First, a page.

Stephanie Morrill is the creator of GoTeenWriters.com and the author of several young adult novels, including the historical mystery, The Lost Girl of Astor Street (Blink/HarperCollins). Despite loving cloche hats and drop-waist dresses, Stephanie would have been a terrible flapper because she can’t do the Charleston and looks awful with bobbed hair. She and her near-constant ponytail live in Kansas City with her husband and three kids. You can connect with her on Facebook, Twitter, Pinterest, Instagram, and sign up for free books on her author website.
Writers and writing teachers tend to focus a lot of attention on chapter one. I include myself in this list. I think this is partly because it's a very important chapter, but also because it's a bit easier to teach. Not easy to do well, of course, but there are a lot of story elements that need to be hit right away to draw a reader in, regardless of the genre or length of the work.
Once we get beyond the opening, the "how to" of crafting a good story can get a bit murkier.
Last week I talked about writing the first chapter in the context of how I can't do a good job of planning my story until I have written the first few chapters. The reason I need to write several chapters and not just the first is because that gives me time to explore several aspects of my characters' lives.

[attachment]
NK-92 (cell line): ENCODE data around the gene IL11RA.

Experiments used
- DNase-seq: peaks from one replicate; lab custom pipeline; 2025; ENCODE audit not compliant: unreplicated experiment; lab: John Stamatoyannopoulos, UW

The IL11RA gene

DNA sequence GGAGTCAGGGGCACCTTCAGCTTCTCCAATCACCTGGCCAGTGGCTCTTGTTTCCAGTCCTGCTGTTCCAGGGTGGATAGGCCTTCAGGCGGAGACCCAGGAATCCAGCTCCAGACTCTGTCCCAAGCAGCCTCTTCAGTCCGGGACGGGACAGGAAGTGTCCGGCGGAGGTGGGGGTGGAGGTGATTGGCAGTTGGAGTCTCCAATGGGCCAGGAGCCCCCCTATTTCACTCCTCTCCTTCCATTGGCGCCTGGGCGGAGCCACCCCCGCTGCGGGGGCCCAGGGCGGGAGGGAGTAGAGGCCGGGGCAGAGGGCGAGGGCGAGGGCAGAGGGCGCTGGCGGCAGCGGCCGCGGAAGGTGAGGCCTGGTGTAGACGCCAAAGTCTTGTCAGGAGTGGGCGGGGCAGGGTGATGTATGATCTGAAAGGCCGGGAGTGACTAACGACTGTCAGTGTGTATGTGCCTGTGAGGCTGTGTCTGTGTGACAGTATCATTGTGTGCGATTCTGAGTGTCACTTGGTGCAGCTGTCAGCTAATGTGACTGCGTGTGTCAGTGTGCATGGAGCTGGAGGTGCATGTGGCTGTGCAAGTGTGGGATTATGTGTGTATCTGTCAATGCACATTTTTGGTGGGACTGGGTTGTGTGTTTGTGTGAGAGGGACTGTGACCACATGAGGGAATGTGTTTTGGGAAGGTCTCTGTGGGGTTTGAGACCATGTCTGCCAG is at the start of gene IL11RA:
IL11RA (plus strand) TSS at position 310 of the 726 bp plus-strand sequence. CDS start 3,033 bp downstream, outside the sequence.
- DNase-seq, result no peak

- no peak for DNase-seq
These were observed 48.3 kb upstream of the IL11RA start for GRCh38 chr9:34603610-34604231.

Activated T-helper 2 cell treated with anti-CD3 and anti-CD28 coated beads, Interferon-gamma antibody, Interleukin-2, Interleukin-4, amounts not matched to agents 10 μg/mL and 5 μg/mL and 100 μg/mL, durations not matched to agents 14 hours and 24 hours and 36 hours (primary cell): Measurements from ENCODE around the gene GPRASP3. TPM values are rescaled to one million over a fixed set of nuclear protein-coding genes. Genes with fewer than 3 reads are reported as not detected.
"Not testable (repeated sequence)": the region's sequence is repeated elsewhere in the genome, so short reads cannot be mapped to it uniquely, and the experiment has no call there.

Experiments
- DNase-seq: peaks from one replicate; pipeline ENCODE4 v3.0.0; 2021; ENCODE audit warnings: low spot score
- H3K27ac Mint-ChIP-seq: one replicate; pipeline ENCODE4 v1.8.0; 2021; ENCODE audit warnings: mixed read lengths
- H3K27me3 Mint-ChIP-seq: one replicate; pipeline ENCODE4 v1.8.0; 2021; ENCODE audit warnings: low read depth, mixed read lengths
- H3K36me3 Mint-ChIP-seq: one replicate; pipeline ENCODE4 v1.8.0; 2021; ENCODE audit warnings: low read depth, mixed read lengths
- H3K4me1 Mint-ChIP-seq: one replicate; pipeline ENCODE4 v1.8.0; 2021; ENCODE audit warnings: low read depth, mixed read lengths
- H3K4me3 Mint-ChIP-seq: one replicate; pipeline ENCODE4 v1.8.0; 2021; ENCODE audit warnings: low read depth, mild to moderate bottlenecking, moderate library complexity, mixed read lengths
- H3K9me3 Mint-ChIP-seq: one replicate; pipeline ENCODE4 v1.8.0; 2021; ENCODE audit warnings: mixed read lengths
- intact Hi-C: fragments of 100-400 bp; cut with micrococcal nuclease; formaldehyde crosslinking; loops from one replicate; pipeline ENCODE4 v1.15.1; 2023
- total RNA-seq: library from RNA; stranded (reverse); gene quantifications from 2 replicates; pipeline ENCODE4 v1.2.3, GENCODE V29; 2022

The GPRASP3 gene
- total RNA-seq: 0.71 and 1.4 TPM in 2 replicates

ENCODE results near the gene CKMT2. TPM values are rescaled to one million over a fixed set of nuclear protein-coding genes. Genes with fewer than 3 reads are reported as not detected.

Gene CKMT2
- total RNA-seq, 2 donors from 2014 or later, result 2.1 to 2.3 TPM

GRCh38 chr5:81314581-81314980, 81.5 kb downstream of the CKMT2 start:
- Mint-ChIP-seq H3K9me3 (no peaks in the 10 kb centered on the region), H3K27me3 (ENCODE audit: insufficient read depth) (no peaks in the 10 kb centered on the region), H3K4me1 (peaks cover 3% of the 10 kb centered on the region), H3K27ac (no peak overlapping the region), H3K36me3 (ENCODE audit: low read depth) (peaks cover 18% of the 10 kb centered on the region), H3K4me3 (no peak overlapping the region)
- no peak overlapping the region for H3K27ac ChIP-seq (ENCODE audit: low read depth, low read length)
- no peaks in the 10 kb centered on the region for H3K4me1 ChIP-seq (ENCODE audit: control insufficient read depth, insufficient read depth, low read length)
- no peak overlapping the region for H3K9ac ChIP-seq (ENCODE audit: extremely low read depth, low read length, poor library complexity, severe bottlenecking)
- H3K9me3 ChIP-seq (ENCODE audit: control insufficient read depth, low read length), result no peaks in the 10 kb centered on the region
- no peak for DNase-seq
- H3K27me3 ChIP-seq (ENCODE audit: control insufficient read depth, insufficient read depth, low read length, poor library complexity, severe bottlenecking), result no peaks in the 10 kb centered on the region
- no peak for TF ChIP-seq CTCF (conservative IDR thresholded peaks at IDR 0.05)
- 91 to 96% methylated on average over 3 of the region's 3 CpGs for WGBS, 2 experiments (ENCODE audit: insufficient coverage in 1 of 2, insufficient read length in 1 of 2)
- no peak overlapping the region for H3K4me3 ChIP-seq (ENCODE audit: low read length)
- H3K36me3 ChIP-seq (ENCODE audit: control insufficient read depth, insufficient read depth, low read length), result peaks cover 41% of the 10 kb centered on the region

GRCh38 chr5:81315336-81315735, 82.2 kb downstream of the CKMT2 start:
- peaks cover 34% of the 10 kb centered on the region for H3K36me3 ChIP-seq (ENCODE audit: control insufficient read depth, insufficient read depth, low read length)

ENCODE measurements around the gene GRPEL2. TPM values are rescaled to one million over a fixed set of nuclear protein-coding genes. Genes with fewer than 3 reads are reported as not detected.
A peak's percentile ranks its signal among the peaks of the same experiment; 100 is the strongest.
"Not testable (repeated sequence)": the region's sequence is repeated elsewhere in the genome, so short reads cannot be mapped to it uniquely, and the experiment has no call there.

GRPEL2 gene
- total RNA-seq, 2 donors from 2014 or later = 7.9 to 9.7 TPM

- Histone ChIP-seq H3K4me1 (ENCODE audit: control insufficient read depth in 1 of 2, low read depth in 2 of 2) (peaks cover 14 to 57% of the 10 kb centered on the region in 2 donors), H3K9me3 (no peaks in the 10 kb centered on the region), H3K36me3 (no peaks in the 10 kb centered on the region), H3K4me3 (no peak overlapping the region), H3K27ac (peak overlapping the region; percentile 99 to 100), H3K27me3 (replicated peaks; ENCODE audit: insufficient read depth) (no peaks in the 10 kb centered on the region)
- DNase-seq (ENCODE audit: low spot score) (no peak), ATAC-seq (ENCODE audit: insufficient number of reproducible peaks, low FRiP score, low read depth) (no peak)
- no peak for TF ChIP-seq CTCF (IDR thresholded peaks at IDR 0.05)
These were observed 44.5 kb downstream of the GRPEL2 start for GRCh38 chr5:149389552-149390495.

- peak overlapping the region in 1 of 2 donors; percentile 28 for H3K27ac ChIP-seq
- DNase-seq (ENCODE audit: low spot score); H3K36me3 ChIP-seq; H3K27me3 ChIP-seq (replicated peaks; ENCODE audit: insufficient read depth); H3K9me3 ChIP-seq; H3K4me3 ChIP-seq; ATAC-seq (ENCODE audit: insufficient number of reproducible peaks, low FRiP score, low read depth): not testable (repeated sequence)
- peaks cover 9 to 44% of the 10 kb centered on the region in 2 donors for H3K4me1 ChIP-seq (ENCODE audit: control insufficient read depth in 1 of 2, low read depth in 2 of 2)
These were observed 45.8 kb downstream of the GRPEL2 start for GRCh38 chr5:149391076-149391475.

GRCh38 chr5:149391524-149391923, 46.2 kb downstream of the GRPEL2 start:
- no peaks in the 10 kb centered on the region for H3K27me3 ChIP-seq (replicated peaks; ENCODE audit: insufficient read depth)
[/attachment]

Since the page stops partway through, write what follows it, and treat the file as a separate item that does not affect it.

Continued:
So, let's talk about what comes after that all-important chapter one. What elements are required to craft a great chapter two? Here are five guidelines:
Guideline #1: Show us different people.
If you're writing a book with just one point of view character, you will want to use chapter two to introduce more of your characters. In The Lost Girl of Astor Street, chapter one introduces us to Piper's two closest friends, a boy she likes, her brother, and her housekeeper. Chapter two introduces another family in the neighborhood, her father, and some other characters.
If your book has multiple point of view characters, chapter two sets up a good opportunity to switch perspectives. There's no rule that you must, and sometimes it depends on the length of the work. For example, in an epic fantasy you might stay with your first point of view character for several chapters before switching, while in a shorter romance novel, you'll almost always switch perspectives at chapter two.
When you do switch to one of the other characters, whether it's chapter two or later, many of the same guidelines for chapter one apply. The introduction of this character will be most effective if you show them doing something that matters, something that's interesting, and so forth. You want to show what they want, what they need, and what's keeping them from it. And you want to show what their normal—or their normalish—life looks like.
Most of the time you want all major characters introduced, or at least implied, in the first quarter of your book. By implied, I'm referring to characters who are mentioned or understood to exist without us ever seeing them, which is necessary in some situations. Like Aslan in The Lion, The Witch, and The Wardrobe, or Voldemort in Harry Potter and the Sorcerer's Stone. We don't need to see them on the page, and that would make no sense for the story, but we do need to know they exist.